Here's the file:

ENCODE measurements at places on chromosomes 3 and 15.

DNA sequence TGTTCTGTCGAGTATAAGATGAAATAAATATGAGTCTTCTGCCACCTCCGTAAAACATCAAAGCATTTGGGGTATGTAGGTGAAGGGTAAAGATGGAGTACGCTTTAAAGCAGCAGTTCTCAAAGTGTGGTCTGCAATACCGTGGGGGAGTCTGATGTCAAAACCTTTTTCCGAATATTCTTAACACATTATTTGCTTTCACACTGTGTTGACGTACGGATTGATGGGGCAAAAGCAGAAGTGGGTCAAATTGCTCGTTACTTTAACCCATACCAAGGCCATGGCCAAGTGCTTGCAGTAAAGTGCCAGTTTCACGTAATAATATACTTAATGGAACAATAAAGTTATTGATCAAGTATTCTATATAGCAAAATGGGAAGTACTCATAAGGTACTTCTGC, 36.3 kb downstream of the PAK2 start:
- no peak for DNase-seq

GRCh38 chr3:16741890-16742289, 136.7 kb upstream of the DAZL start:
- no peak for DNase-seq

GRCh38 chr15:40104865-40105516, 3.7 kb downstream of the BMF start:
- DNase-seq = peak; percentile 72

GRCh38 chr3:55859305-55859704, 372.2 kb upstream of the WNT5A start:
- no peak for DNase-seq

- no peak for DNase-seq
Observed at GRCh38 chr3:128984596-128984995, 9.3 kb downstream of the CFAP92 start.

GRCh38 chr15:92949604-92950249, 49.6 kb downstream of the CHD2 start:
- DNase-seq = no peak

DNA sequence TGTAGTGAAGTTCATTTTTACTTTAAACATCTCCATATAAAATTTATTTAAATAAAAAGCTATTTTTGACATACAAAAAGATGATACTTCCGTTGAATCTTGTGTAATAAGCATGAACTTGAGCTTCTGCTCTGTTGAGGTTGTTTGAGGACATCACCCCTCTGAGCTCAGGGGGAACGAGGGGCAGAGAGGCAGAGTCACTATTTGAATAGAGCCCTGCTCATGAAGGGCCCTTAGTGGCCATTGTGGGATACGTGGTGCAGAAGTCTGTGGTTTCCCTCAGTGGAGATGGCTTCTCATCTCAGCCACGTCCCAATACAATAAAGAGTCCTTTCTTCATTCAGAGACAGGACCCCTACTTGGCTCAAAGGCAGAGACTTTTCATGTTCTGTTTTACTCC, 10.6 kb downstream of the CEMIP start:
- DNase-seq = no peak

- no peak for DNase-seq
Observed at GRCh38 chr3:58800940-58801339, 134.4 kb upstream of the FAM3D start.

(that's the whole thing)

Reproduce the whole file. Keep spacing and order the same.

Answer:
ENCODE measurements at places on chromosomes 3 and 15.

DNA sequence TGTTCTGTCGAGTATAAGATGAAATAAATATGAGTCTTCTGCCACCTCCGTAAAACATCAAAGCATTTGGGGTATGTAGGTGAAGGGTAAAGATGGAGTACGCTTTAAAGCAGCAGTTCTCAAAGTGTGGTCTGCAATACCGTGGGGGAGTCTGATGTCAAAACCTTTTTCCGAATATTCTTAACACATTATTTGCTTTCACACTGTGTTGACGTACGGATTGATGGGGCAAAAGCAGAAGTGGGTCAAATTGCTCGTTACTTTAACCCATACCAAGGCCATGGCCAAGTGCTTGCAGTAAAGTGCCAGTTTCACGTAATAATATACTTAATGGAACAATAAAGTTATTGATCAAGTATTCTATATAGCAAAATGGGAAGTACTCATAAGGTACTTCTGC, 36.3 kb downstream of the PAK2 start:
- no peak for DNase-seq

GRCh38 chr3:16741890-16742289, 136.7 kb upstream of the DAZL start:
- no peak for DNase-seq

GRCh38 chr15:40104865-40105516, 3.7 kb downstream of the BMF start:
- DNase-seq = peak; percentile 72

GRCh38 chr3:55859305-55859704, 372.2 kb upstream of the WNT5A start:
- no peak for DNase-seq

- no peak for DNase-seq
Observed at GRCh38 chr3:128984596-128984995, 9.3 kb downstream of the CFAP92 start.

GRCh38 chr15:92949604-92950249, 49.6 kb downstream of the CHD2 start:
- DNase-seq = no peak

DNA sequence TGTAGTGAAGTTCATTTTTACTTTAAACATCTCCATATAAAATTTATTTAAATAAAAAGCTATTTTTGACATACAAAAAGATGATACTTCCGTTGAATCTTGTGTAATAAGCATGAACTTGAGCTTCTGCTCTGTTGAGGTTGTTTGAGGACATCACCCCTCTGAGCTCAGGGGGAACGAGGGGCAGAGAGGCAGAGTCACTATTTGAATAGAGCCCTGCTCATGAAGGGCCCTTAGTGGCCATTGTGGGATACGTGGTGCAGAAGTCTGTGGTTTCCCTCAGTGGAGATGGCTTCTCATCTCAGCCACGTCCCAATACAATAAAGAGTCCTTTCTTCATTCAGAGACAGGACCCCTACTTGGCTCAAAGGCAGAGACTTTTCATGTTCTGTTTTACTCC, 10.6 kb downstream of the CEMIP start:
- DNase-seq = no peak

- no peak for DNase-seq
Observed at GRCh38 chr3:58800940-58801339, 134.4 kb upstream of the FAM3D start.